State of Decay Xbox 360 Review


The scale and concept behind State of Decay marks a new standard for the XBLA. I’d been waiting a long time to get my hands on Undead Labs‘ zombie apocalypse, and now that I’ve played for 13+ hours I’m not sure how I feel. My early impressions of the game were solid, but initial impressions change when they’re weighed down. There’s things State of Decay gets right and others fall so short of what I’m used to it’s jarring.

State of Decay offers an enormous world full of randomly generated events, zombies, and loot. Your task is to take your group of survivors and create a safe,  easily defended haven to ride out the zombie scourge. I enjoyed upgrading my small piece of asylum, initially at a church and later moved to a larger plot. However, I found the monotony of clearing infestations from the surrounding area very tiresome. They pop up like weeds even when you’ve decided to create a healthy amount of outposts in the area of your domicile. The fact that infestations are so prevalent isn’t what bothered me, it’s the cut/paste style of clearing one that spurred my fatigue.


State of Decay’s graphics are solid for a downloadable title, that is when they’re working properly. I encountered almost as many bugs in SOD as I did in Fallout: New Vegas (yeah that many). Regular screen tearing, textures popping in and out, zombies morphing through floors and walls, and duplicated environments completely broke the tense feeling I had early on.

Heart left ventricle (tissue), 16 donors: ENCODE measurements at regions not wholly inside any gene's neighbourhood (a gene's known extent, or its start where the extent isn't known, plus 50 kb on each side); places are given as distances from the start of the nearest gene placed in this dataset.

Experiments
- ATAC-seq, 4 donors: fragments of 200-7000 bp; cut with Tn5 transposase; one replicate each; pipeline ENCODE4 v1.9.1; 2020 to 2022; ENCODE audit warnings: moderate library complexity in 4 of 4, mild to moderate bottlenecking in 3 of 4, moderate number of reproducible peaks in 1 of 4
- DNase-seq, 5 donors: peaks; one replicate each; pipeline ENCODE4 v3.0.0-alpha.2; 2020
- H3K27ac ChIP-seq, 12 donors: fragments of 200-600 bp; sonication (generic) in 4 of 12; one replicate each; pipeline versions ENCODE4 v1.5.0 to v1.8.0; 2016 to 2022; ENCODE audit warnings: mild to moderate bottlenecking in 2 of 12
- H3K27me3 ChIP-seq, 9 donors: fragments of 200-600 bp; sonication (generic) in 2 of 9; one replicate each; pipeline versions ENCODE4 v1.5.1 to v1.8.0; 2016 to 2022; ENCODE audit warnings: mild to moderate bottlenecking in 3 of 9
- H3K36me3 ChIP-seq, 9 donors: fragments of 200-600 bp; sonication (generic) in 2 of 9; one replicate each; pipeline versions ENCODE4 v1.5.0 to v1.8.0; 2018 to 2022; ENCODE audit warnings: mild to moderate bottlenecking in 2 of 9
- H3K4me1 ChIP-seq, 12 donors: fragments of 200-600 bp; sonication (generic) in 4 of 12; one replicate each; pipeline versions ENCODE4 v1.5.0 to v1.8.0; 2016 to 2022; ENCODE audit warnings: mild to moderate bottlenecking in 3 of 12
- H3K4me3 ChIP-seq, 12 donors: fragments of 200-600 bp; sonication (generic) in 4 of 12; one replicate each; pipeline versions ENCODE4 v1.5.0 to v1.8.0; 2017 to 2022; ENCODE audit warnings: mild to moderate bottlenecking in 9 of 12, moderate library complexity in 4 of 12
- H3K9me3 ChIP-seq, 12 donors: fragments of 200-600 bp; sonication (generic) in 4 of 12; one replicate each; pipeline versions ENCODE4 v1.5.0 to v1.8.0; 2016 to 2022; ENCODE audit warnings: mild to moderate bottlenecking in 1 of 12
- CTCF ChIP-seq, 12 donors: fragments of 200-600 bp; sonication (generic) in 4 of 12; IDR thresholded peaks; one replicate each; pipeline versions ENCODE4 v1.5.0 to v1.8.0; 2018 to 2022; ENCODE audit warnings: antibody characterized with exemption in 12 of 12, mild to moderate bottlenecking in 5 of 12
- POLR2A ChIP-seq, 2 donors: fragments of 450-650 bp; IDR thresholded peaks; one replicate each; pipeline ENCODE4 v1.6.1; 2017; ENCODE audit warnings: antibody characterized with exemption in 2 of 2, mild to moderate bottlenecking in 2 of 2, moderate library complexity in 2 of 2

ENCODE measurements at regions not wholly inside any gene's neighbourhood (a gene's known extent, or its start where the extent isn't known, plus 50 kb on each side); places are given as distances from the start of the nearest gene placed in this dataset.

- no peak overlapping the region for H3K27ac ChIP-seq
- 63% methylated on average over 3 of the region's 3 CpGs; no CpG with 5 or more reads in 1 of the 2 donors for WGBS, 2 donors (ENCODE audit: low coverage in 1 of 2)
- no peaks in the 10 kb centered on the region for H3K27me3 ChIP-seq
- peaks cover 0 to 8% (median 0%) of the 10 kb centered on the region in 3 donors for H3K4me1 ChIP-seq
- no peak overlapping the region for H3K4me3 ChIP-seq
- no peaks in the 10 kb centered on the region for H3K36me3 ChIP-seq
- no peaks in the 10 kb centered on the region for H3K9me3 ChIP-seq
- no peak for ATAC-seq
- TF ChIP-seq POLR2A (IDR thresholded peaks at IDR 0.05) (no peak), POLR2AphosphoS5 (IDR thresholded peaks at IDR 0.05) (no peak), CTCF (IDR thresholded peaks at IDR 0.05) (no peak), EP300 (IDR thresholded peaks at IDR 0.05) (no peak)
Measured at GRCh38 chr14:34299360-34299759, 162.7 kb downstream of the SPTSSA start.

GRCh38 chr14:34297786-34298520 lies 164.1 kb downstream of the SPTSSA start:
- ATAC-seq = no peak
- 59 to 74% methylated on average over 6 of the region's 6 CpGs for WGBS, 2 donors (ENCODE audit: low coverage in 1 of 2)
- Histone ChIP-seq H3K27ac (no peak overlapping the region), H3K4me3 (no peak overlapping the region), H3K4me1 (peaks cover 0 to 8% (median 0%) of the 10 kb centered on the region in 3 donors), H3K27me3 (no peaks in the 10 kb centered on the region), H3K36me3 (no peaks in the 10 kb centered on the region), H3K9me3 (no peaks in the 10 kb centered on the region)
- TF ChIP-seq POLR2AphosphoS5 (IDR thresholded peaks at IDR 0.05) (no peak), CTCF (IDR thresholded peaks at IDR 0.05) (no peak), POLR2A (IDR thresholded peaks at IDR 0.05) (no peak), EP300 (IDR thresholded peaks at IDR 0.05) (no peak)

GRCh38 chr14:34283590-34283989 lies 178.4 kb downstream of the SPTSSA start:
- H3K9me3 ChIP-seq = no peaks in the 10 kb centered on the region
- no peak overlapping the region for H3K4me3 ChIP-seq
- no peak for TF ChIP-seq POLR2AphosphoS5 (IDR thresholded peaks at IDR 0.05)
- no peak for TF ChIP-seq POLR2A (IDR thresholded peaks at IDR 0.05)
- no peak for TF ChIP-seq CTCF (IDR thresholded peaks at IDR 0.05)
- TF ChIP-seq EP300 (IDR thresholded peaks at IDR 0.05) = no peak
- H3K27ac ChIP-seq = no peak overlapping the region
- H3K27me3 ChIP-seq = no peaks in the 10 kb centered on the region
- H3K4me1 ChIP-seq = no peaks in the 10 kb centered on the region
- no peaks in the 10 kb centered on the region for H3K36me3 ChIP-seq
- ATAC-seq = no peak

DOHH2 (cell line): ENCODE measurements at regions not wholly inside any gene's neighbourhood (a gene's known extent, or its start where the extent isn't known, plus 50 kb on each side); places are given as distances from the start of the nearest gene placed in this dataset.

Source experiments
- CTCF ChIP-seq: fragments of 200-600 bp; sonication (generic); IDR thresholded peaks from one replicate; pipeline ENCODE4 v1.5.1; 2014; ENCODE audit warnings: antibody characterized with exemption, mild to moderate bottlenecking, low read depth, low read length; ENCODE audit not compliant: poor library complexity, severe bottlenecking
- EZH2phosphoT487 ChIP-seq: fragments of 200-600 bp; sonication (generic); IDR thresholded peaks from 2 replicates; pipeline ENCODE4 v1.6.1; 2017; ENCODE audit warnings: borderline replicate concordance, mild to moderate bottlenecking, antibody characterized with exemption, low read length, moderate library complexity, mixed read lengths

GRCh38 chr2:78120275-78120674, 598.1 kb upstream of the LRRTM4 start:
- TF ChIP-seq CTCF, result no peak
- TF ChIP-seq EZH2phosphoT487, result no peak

I found combat to be simplistic in nature, but it did the job considering your group of survivors isn’t Marvels The Avengers. Some environments lent a hand to creative kills, and no matter how many times I stealth killed a zombie, it still felt satisfying. The firearm I was really able to get a feel for was the pistol (and it’s many variations). Popping heads with the lightweight, portable weapon was intuitive and balanced. Shotguns and automatic weapons didn’t quite have the same feel to them. Don’t get me wrong, I enjoyed my time with the boomstick, but it just didn’t have the same appeal as the pistol. Alarm clocks, firecrackers, talking dolls, and other means of distraction helped me move about suburbia without attracting too much attention. If you find yourself in a jam there’s firebottles, grenades, and thermite to dispose of large flocks of undead. For the most part I enjoyed all aspects of combat, even if they were frequently repeated.

I found driving a vehicle was hands down the worst tuned aspect of gameplay, in many cases I felt iPad games have been more precise with turns.  Also, driving for any amount of time at high speeds causes copious amounts of screen tearing. I understand this isn’t the focus of the game, but if it’s going to be included I’d welcome a smooth experience. Transportation aside I encountered a less than humble sum of other technical foul ups.

What I found the most alarming were the abundant technical difficulties I encountered, one of which was close to game breaking. Without the help of SOD related forums I may have had to restart the game. One of the most jarring instances of procedural error came in the form of zombies actually morphing through the walls of buildings. This causes a litany of undesirable issues. Many missions in SOD require you to guard the perimeter, and a zombie arm that has clipped through the wall in the building your trying to protect halts progress. Another example of this issue causing unwanted frustration was during a simple mission of assisting fellow survivors in boarding up the windows of their home. Progress would suddenly come to a standstill when a few zombies would find their way through a wall and attack myself and the other survivors.  These occurrences hampered my enjoyment, but didn’t ruin the experience in any way.